June 23, 2023


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Is Alpha Theory “Debunked”?

Whether you’ve been familiar with my work for some time or are just getting acquainted, you’ve probably seen me use the word “alpha.” I’ve been getting a lot of questions about the concept of a alpha theory recently, and wanted to focus a blog on really laying out what exactly I mean.

Taking on that alpha role can be a challenge and oftentimes isn’t what we are accustomed to, but it really can serve as a meaningful framework to guide our canine relationships. In this blog, I want to tackle past and present connotations of the word “alpha” and connect that to my usage and the notion of dogs as pack animals.

Before I dive in, the bottom line is – when I say “alpha,” I don’t mean a cold-hearted aggressive leader. It truly is about the embodiment of love and promoting peace and tranquility for dogs and people alike.

Is the term “Alpha” outdated?

The word alpha was developed to model social hierarchies within animal kingdoms and showcase the necessity of a pack relationship for many canines. I encounter a lot of people in my community that believe the term alpha is outdated, and this is something that I really want to challenge. Let’s break this down a bit.

Before I get too deep in, I want you to take a second to reflect. What do you think about the term “alpha?” What does it mean to you? What does it represent?

It has roots in the Greek alphabet, where “alpha” is quite literally the first letter. This by itself is interesting to consider, it really sets the term up to be a starting point and is positioned in a place with a natural sense of primacy. The word was eventually applied to the animal kingdom furthering the notion of a sense of power and control related to other animals in the pack.

In the development of our ideas about alphas, the word has picked up a lot of negative meanings in the last few decades. Notably, the term “alpha male” seems to be one that many people link to my use of the term alpha, but there are a lot of issues with this. The alpha male was taken from the animal kingdom and applied to our society’s structured gendered roles in ways that are actually problematic. Essentially, the mentality that many associate with being an alpha is about complete dominance and power with the intention of “winning.” The key idea here is that this interpretation views an alpha as strong, uncompromising, and unforgiving.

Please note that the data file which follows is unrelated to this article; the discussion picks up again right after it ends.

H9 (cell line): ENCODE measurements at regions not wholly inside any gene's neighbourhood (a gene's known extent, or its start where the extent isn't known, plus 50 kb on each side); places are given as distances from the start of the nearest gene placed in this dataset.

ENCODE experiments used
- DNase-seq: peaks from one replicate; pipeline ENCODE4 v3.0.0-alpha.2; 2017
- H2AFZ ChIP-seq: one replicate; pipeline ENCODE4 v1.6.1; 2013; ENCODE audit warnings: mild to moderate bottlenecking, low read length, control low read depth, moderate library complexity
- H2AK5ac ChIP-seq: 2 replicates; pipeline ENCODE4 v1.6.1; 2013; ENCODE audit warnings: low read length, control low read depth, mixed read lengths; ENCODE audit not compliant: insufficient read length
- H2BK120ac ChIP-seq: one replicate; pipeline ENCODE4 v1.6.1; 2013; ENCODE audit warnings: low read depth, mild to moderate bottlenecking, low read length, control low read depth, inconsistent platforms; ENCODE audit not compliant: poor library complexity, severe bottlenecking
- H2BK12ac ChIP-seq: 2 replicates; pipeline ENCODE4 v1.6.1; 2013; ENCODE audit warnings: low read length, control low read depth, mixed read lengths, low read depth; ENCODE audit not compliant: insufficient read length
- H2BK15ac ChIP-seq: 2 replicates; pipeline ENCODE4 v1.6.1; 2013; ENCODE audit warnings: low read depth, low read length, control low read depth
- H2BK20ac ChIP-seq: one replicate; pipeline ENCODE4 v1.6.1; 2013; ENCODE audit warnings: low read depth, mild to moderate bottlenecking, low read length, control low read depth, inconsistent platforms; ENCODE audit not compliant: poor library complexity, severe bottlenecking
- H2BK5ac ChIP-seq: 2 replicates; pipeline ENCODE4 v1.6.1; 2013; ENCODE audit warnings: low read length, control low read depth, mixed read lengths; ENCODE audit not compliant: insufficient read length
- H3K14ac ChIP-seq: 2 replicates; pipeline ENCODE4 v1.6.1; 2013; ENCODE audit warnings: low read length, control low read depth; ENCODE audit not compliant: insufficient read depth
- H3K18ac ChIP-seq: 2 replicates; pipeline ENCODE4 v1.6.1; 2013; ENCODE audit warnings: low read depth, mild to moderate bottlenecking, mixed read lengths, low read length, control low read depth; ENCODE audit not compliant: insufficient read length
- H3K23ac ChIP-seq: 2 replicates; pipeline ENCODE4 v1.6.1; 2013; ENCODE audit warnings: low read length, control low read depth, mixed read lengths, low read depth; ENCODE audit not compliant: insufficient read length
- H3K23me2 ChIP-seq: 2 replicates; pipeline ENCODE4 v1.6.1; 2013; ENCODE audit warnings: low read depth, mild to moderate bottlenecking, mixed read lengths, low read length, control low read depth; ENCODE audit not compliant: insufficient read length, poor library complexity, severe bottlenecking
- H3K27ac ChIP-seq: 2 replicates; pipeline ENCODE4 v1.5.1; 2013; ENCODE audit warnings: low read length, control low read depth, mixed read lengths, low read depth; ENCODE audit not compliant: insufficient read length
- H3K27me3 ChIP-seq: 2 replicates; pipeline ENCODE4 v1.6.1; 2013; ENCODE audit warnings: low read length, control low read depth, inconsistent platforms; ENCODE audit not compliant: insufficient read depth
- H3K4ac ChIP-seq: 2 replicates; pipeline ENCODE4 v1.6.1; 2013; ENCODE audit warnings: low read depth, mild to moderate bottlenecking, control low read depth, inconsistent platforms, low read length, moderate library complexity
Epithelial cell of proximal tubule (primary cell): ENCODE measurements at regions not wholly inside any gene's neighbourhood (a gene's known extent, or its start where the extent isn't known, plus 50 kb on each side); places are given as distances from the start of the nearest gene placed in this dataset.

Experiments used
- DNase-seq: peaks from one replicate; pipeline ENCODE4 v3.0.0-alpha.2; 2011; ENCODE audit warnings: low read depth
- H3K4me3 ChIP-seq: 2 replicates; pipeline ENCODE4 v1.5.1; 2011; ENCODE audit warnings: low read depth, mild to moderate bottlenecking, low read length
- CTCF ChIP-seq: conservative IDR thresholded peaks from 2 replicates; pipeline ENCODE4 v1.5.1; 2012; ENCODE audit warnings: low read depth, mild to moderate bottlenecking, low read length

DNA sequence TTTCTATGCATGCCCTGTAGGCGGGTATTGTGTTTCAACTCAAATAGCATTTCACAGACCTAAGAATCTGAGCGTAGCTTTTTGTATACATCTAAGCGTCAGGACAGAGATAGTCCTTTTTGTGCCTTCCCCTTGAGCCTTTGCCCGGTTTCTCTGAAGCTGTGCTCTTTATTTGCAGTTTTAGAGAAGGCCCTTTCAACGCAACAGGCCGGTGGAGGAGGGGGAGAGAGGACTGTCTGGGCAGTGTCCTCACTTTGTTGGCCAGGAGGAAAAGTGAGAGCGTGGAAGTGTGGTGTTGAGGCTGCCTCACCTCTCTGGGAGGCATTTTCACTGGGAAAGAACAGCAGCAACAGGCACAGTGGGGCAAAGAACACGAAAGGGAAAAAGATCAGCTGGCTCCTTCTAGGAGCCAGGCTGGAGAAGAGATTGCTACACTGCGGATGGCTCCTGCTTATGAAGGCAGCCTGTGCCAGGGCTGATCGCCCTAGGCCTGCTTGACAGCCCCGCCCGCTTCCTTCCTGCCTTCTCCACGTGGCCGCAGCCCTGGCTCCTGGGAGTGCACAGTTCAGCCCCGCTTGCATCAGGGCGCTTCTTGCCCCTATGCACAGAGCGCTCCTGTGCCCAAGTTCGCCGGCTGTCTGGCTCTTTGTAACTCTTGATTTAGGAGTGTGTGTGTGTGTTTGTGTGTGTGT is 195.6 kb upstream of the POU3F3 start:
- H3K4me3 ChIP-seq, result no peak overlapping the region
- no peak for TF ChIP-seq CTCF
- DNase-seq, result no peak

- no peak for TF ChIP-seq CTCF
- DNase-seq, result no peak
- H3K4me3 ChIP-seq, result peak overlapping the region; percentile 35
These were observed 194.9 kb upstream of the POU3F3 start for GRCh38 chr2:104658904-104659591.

I really want to argue that while the term has developed a lot of negative associations that should not be persisted, the concept of being an alpha truly is a legitimate lens to approach the work I do with dogs. It’s not the term itself that is outdated, but rather the notions that have become engrained with our conceptualizations of it.

The idea of an “alpha male” has infiltrated our human existence – we encounter alpha males all the time, and they get a bad rep for a reason. Being able to separate the term alpha from the concept of an alpha male allows us to examine it in a new lens and remove ourselves from the constructed ideas that already exist.

I know it’s challenging to shift your thinking, but see if you can understand “alpha” as a term removed from gender and politics. Try to view it from your dog’s perspective – an alpha to them really is just a guiding presence.

Dogs are pack animals, and need leaders.

Dogs are descendants of wolves, and while they forged their own unique path, the idea of keeping a strong pack together seldom wavered throughout their development.

As a pack animal, our dogs work together. Historically before the domestication of canines, these packs were extremely collaborative and provided protection, food, and comfort to each other. This is the natural state our dogs thrive in – and my interpretation of the alpha is really about connecting back to this state so they can feel grounded and safe.

Being a pack animal has a lot of implications, but some of the most important ones relate to canines inherently wanting and needing a social hierarchy to follow. For animals, having this clear social hierarchy actually allows them to find solace and peace in their position by keeping their tasks reasonable and responsibilities grounded. The suggestion I want to make here is that perhaps an alpha can actually promote peace in ways that do not have an aggressive, overpowering edge.

Being a pack animal has a lot of implications, but some of the most important ones relate to canines inherently wanting and needing a social hierarchy to follow. For animals, having this clear social hierarchy actually allows them to find solace and peace in their position by keeping their tasks reasonable and responsibilities grounded. The suggestion I want to make here is that perhaps an alpha can actually promote peace in ways that do not have an aggressive, overpowering edge.

In our domestication of dogs, we have completely transported them into an unknown environment, largely lacking these pack opportunities our dogs are hardwired to want. In our role as their caretakers, it’s essential to find a way to persist a social framework that can align with their pack mentality to promote comfort, and one way to do this is by taking on that role of the alpha and establishing your own pack.